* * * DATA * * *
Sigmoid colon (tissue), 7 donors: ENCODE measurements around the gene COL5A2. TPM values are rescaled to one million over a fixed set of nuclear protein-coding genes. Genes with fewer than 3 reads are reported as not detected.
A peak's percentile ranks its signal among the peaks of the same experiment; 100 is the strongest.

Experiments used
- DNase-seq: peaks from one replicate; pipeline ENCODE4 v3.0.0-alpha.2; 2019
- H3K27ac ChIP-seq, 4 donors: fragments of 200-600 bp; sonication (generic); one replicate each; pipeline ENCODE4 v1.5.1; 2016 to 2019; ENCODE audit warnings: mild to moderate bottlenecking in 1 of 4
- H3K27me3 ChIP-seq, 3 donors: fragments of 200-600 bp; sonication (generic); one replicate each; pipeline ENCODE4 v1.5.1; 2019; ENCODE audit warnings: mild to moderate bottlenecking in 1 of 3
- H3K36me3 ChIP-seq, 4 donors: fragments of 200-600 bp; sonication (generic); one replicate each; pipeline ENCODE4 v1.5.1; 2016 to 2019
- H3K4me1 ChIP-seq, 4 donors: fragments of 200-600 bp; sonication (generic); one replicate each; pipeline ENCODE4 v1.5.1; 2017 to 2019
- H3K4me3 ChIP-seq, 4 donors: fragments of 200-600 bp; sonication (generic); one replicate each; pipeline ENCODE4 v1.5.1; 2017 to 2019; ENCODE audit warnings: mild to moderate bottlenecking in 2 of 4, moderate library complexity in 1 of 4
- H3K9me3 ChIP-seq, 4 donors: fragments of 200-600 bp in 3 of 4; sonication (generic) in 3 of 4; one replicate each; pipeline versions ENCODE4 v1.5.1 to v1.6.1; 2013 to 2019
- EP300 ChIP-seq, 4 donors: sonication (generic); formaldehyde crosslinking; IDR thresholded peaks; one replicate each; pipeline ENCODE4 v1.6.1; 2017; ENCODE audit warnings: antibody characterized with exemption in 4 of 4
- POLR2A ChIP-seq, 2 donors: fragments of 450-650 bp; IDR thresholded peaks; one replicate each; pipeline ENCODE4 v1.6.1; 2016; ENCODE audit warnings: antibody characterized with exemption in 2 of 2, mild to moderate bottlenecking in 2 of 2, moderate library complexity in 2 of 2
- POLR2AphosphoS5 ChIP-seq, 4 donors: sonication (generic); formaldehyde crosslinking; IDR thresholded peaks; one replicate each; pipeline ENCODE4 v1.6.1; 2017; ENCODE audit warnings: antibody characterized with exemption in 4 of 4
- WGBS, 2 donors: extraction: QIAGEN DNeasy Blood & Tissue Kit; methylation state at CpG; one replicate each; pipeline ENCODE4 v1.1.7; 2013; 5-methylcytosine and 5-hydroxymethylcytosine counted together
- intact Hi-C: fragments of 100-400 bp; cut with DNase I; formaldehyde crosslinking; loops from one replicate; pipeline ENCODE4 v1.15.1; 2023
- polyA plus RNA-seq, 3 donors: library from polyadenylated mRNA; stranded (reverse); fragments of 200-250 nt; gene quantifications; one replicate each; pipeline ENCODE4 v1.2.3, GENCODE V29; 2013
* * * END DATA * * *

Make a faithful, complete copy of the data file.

Sigmoid colon (tissue), 7 donors: ENCODE measurements around the gene COL5A2. TPM values are rescaled to one million over a fixed set of nuclear protein-coding genes. Genes with fewer than 3 reads are reported as not detected.
A peak's percentile ranks its signal among the peaks of the same experiment; 100 is the strongest.

Experiments used
- DNase-seq: peaks from one replicate; pipeline ENCODE4 v3.0.0-alpha.2; 2019
- H3K27ac ChIP-seq, 4 donors: fragments of 200-600 bp; sonication (generic); one replicate each; pipeline ENCODE4 v1.5.1; 2016 to 2019; ENCODE audit warnings: mild to moderate bottlenecking in 1 of 4
- H3K27me3 ChIP-seq, 3 donors: fragments of 200-600 bp; sonication (generic); one replicate each; pipeline ENCODE4 v1.5.1; 2019; ENCODE audit warnings: mild to moderate bottlenecking in 1 of 3
- H3K36me3 ChIP-seq, 4 donors: fragments of 200-600 bp; sonication (generic); one replicate each; pipeline ENCODE4 v1.5.1; 2016 to 2019
- H3K4me1 ChIP-seq, 4 donors: fragments of 200-600 bp; sonication (generic); one replicate each; pipeline ENCODE4 v1.5.1; 2017 to 2019
- H3K4me3 ChIP-seq, 4 donors: fragments of 200-600 bp; sonication (generic); one replicate each; pipeline ENCODE4 v1.5.1; 2017 to 2019; ENCODE audit warnings: mild to moderate bottlenecking in 2 of 4, moderate library complexity in 1 of 4
- H3K9me3 ChIP-seq, 4 donors: fragments of 200-600 bp in 3 of 4; sonication (generic) in 3 of 4; one replicate each; pipeline versions ENCODE4 v1.5.1 to v1.6.1; 2013 to 2019
- EP300 ChIP-seq, 4 donors: sonication (generic); formaldehyde crosslinking; IDR thresholded peaks; one replicate each; pipeline ENCODE4 v1.6.1; 2017; ENCODE audit warnings: antibody characterized with exemption in 4 of 4
- POLR2A ChIP-seq, 2 donors: fragments of 450-650 bp; IDR thresholded peaks; one replicate each; pipeline ENCODE4 v1.6.1; 2016; ENCODE audit warnings: antibody characterized with exemption in 2 of 2, mild to moderate bottlenecking in 2 of 2, moderate library complexity in 2 of 2
- POLR2AphosphoS5 ChIP-seq, 4 donors: sonication (generic); formaldehyde crosslinking; IDR thresholded peaks; one replicate each; pipeline ENCODE4 v1.6.1; 2017; ENCODE audit warnings: antibody characterized with exemption in 4 of 4
- WGBS, 2 donors: extraction: QIAGEN DNeasy Blood & Tissue Kit; methylation state at CpG; one replicate each; pipeline ENCODE4 v1.1.7; 2013; 5-methylcytosine and 5-hydroxymethylcytosine counted together
- intact Hi-C: fragments of 100-400 bp; cut with DNase I; formaldehyde crosslinking; loops from one replicate; pipeline ENCODE4 v1.15.1; 2023
- polyA plus RNA-seq, 3 donors: library from polyadenylated mRNA; stranded (reverse); fragments of 200-250 nt; gene quantifications; one replicate each; pipeline ENCODE4 v1.2.3, GENCODE V29; 2013